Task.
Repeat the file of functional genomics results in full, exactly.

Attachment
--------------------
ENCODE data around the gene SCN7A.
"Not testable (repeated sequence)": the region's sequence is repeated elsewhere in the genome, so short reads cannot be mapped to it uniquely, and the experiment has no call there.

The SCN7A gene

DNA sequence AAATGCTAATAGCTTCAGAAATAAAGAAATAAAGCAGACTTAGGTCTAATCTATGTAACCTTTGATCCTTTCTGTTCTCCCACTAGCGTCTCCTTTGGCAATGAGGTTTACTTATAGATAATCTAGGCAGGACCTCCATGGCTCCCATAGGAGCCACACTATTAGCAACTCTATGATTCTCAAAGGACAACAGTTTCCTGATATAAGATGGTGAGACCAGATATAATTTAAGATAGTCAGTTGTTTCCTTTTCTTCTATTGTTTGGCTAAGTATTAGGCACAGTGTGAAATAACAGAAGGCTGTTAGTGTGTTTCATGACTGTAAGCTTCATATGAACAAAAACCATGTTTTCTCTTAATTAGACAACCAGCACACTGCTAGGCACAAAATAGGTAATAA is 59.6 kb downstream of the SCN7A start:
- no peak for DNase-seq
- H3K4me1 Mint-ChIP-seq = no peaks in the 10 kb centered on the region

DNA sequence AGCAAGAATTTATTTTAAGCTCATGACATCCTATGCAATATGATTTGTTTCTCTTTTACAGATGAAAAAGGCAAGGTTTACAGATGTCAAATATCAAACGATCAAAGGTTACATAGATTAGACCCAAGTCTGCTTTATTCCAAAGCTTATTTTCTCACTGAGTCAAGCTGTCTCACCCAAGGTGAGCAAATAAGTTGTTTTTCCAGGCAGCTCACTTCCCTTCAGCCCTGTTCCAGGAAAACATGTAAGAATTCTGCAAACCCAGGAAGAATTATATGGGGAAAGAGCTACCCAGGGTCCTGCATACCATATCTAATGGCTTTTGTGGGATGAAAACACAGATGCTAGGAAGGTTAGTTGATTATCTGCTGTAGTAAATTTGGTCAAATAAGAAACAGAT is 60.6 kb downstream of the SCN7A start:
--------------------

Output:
ENCODE data around the gene SCN7A.
"Not testable (repeated sequence)": the region's sequence is repeated elsewhere in the genome, so short reads cannot be mapped to it uniquely, and the experiment has no call there.

The SCN7A gene

DNA sequence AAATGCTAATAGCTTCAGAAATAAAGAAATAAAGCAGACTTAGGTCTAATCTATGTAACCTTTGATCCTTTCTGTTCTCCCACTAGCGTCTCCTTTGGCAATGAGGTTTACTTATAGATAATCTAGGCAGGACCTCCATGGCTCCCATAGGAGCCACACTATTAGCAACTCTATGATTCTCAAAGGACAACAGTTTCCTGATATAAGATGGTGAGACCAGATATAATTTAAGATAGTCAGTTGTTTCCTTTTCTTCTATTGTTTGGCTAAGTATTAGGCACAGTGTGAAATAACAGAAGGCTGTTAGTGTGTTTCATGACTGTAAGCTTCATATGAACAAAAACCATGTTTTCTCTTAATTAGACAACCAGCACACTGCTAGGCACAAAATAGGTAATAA is 59.6 kb downstream of the SCN7A start:
- no peak for DNase-seq
- H3K4me1 Mint-ChIP-seq = no peaks in the 10 kb centered on the region

DNA sequence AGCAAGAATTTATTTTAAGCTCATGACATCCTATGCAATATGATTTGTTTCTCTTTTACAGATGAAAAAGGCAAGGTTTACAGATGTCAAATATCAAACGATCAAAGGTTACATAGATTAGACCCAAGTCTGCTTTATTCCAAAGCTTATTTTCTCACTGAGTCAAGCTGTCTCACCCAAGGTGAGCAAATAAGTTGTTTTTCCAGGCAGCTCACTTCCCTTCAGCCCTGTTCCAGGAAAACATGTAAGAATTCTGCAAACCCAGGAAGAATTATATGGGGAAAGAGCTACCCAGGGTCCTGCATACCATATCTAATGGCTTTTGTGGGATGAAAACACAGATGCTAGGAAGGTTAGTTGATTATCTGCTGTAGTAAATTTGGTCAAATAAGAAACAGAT is 60.6 kb downstream of the SCN7A start: